For years, when asked if he believes in the existence of God, Dr. Jordan Peterson — a clinical psychologist who has found fame as a result of his no-holds-barred approach to personal responsibility — has responded: “I act as if God exists, and I’m terrified that he might.”
Peterson has publicly contended with matters of faith on several occasions, often describing himself as “a deeply religious person,” though he’s fallen short of confessing faith in Jesus.
He said in 2019 he’s “not willing to place myself conveniently in a box” of believing one man — namely, Jesus — to be the savior. It doesn’t take much observation, however, to see he has a certain affinity for Christian doctrine.
After having disappeared for a while as a result of personal mental health struggles, an autoimmune disorder, and an addiction to benzodiazepines, Peterson has re-emerged with a new book, “Beyond Order: 12 More Rules for Life,” a follow-up to his best-selling 2018 work, “12 Rules for Life: An Antidote to Chaos.”
Peterson has participated in a handful of virtual interviews to promote his brand new title, which released on March 2.
During his conversation with Orthodox Christian artist Jonathan Pageau, Peterson revealed a profound openness to Jesus with a vulnerability unlike his past comments about faith and Christianity, which he references frequently in his writing.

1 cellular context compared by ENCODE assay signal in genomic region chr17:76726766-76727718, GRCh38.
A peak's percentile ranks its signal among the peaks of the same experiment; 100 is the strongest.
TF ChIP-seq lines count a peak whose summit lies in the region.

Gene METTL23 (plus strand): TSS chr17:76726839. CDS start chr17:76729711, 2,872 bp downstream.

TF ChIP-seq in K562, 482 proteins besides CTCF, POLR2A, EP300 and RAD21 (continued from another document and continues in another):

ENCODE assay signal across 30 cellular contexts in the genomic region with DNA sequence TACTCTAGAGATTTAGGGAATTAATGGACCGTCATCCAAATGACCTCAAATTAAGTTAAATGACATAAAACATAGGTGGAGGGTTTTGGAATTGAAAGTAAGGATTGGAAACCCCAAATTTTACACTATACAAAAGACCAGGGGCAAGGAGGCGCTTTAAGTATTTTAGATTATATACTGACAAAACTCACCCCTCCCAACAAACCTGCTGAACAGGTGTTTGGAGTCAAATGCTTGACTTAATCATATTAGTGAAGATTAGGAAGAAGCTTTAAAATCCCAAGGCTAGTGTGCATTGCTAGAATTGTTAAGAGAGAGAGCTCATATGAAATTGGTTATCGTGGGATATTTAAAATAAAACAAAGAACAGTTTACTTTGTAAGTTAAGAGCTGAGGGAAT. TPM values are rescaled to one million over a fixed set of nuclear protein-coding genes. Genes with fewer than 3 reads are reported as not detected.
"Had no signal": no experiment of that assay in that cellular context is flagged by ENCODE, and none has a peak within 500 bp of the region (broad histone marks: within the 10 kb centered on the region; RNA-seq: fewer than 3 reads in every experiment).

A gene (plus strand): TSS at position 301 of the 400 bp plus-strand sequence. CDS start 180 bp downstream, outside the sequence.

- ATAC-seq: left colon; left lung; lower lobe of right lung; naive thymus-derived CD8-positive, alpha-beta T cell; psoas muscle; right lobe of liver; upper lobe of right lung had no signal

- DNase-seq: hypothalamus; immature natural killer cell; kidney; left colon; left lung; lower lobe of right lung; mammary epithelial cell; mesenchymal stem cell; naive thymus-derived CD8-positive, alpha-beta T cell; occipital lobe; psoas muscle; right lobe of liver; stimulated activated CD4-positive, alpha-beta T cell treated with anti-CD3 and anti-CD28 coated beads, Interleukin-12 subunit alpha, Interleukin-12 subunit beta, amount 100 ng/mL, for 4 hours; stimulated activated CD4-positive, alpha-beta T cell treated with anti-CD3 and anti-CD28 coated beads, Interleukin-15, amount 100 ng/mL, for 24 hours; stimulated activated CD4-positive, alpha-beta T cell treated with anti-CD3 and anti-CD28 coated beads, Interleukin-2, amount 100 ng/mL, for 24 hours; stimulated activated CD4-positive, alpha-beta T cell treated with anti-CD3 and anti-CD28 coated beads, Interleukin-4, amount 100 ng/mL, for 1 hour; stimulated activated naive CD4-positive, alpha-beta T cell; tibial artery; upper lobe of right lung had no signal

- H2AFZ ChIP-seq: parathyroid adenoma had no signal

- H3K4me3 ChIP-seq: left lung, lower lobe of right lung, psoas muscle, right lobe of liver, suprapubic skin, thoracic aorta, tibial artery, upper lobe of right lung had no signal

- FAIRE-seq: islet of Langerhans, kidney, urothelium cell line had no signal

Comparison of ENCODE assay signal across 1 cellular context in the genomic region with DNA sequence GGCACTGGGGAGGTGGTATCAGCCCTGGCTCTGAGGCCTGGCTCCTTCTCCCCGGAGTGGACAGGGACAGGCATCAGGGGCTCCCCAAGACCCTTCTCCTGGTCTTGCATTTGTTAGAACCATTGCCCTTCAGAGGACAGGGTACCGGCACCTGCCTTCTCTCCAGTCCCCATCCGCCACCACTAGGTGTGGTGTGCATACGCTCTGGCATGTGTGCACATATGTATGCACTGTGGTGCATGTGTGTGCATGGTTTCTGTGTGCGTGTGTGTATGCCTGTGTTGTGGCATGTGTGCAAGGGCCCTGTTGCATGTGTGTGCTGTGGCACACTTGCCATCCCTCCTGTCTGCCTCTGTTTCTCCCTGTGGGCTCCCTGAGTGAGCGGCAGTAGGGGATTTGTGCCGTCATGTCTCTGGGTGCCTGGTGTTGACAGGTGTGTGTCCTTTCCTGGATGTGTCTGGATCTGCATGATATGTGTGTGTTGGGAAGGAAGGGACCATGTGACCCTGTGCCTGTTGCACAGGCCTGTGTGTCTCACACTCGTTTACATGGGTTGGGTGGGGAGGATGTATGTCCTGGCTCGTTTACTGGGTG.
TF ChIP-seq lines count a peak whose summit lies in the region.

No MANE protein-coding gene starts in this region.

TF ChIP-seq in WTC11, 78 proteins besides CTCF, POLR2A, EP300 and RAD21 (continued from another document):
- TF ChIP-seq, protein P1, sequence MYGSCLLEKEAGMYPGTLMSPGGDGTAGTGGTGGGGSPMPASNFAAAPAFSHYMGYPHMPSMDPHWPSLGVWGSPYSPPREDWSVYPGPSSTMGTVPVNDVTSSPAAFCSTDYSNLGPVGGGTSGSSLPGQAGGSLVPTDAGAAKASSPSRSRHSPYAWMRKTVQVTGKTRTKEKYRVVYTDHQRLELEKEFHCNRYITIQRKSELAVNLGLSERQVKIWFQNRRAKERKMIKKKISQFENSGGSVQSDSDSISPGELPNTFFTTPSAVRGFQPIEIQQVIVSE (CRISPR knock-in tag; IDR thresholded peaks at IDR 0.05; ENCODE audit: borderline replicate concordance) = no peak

“The difference — and C.S. Lewis pointed this out as well — between those mythological gods and Christ was that there’s a historical representation of his existence as well,” Peterson said. “[S]o what you have in the figure of Christ is an actual person who actually lived plus a myth, and, in some sense, Christ is the union of those two things.”
“The problem is I probably believe that but I’m amazed at my own belief, and I don’t understand it,” he continued, beginning to cry. “Because I’ve seen, sometimes, the objective world and the narrative world touch — you know, that’s union synchronicity. And I’ve seen that many times in my own life and so, in some sense, I believe it’s undeniable.”
Peterson went on to explain that humans exist in what he called “a narrative sense of the world,” which, for him, has been “the world of morality” that “tells us how to act,” and it is “real” despite the fact that it is not “the objective world.”
“But the narrative and the objective world touch,” the author told Pageau. “And the ultimate example of that, in principle, is supposed to be Christ, and that seems to me to be oddly plausible. But I still don’t know what to make of it, partly because it’s too terrifying a reality to fully believe. I don’t even know what would happen to you if you fully believed it.”
There are, though, several stumbling blocks that have deterred Peterson.
Pageau suggested that to “act as if God exists,” as Peterson does, calls people not firstly to take some sort of “moral action.” Instead, he explained, “The first thing that it asks of you is attention. That’s why to act as if God exists is, first of all, to worship.”